Creating sufficient parking is perhaps the most significant obstacle to new construction.  Among the proposed zoning changes is a new section that would allow the Board of Trustees to reduce or waive the number of parking spaces required for office, retail and restaurants, including if a plan for new parking has been adopted by the village and a parking fund is established to pay for parking that would serve such new buildings.  This idea is consistent with many other municipalities throughout the country who have recognized that on-site parking for non-residential buildings is not necessarily the best approach to urban design in traditional downtown settings.  This approach is limited to non-residential buildings because it is generally believed that residential buildings are still best served by on-site parking.  The proposed amendments also slightly reduce the general parking requirements for office to the industry-standard of three parking spaces per 1000 square feet of usable office space.

Allowing Townhouses

The current zoning code allows single-family homes in the Business Districts only if they meet all of the front, side and rear yard set-backs and other requirements that apply to homes in the Residential Districts.  Townhouses offer a higher and better use in downtown by presenting a meaningful and ready opportunity for positive infill in the Business-3 District and providing an alternative residential housing type that is currently available only in a limited number of units in the village.  Townhouses are generally considered desirable by empty-nesters and young professionals and therefore less likely to attract buyers with school-age children who would require public education services.  They would also increase density of the downtown in a positive way, offer a scale more in line with adjoining residential areas, provide a visual transition from the larger scale buildings in the Business-2 District and, with full review by the Architectural Review Board, could present the potential for enhancing the aesthetics of Pelham’s downtown streetscape.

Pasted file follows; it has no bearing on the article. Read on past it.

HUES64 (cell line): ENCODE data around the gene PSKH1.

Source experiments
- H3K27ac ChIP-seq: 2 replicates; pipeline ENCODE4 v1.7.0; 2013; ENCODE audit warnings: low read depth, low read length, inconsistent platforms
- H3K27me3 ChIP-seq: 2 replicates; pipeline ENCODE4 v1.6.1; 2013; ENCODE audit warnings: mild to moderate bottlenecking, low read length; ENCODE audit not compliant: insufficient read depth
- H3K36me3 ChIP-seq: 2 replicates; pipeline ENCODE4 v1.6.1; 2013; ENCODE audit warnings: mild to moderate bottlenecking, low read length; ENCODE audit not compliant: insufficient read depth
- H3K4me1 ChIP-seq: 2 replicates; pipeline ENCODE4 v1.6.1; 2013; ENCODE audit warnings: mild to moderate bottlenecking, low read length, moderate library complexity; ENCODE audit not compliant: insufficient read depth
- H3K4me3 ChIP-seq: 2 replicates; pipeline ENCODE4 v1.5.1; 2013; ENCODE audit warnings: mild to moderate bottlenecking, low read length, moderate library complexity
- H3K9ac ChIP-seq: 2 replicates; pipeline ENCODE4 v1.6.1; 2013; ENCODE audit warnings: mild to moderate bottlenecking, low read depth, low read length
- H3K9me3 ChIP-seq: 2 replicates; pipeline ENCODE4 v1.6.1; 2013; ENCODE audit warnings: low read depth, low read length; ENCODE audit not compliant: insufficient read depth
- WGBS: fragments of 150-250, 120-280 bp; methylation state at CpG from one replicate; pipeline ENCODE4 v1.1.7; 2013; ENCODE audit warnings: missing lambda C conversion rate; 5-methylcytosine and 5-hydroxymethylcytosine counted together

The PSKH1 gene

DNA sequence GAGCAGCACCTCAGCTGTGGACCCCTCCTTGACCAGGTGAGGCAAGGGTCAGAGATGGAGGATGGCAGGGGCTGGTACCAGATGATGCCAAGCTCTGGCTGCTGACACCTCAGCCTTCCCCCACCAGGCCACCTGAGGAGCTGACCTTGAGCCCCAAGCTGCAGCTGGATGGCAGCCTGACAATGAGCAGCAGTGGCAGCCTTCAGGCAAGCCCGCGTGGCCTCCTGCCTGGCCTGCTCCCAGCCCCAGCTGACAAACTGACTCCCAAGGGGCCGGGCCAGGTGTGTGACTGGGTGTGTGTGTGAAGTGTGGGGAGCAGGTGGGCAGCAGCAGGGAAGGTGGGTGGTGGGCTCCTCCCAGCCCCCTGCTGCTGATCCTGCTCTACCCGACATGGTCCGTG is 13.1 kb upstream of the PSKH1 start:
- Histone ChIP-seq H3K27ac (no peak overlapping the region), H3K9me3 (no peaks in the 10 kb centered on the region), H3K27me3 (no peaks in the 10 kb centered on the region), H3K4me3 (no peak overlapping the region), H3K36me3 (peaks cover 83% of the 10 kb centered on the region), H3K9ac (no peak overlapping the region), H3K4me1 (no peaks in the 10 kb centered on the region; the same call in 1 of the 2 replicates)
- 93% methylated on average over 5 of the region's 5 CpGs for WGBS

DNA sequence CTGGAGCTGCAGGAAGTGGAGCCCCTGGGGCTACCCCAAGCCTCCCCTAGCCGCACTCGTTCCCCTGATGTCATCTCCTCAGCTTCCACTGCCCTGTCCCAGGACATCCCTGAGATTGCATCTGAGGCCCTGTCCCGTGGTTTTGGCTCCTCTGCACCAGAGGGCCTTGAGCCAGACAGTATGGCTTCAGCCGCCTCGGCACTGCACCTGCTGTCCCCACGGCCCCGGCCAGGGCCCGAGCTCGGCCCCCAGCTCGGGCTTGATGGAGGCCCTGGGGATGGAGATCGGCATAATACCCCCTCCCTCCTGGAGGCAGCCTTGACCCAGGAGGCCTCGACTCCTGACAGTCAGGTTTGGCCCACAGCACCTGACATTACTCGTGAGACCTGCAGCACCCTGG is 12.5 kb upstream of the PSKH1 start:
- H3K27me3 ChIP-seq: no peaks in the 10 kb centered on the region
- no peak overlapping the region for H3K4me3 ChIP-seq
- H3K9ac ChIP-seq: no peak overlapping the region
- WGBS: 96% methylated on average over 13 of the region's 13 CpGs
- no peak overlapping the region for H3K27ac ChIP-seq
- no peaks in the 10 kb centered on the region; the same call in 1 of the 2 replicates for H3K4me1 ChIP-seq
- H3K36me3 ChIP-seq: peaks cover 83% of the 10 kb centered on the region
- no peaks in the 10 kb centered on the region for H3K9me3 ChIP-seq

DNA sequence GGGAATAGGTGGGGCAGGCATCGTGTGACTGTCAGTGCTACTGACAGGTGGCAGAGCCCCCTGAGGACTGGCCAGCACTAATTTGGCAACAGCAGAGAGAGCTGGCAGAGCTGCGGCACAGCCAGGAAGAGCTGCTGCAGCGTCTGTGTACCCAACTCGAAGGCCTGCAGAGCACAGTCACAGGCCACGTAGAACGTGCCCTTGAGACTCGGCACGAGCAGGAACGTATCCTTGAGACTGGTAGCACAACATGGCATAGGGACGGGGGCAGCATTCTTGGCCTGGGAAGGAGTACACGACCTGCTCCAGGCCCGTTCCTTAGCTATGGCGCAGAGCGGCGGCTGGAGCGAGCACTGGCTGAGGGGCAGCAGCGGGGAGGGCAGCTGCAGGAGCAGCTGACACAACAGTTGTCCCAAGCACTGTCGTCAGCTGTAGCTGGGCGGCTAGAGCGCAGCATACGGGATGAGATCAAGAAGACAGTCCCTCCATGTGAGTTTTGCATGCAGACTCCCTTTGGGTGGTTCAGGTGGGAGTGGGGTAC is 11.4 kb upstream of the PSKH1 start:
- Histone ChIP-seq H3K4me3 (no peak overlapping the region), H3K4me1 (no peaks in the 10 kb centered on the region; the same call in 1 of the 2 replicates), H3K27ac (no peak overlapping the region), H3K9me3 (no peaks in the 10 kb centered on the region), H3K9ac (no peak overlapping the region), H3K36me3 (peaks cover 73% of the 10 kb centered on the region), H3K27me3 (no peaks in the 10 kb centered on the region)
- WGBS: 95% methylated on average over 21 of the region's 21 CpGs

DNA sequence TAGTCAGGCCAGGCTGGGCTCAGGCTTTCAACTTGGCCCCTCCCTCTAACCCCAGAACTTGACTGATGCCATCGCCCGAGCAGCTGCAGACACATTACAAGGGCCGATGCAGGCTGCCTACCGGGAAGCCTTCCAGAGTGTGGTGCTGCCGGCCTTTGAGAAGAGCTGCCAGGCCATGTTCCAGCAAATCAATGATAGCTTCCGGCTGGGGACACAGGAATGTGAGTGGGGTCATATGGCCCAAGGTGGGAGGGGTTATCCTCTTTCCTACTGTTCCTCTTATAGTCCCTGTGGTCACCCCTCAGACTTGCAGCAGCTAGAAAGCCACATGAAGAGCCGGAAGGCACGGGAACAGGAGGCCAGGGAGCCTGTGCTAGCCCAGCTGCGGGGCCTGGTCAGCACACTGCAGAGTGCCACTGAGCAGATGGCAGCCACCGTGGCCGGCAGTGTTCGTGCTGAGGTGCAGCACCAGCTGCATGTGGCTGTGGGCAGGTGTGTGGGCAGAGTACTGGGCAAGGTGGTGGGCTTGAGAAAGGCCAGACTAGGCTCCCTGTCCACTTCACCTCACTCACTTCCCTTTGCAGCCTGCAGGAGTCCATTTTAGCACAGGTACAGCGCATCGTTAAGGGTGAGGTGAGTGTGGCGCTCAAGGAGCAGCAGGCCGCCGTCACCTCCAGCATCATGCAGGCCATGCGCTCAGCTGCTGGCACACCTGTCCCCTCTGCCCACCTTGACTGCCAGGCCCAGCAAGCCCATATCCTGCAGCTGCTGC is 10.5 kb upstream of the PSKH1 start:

Maintaining Other Existing Height Restrictions

Pelham Preservation Society is in favor of retaining all the other existing height limitations in the Business Districts, which were adopted after long community-wide discussions about the appropriate scale for our downtown.  Increasing the allowable heights would permit buildings of such a larger scale, size and density as to be not complementary, but inconsistent with the scale and fabric of Pelham’s downtown.  Nor has the existing height limit of 48 feet in the Business-2 District thwarted development as demonstrated by the construction of Marbury Corners – quite profitably to the developer – within this height limit.  Several members of the current board recognized this during the 2013 election campaign when they stated that:  “We pledge, unequivocally, not to change the existing zoning laws of the village ….  The construction of Marbury Corners demonstrates to us that new development does not have to mean mammoth buildings that rise six stories and cover 100% of an entire block.”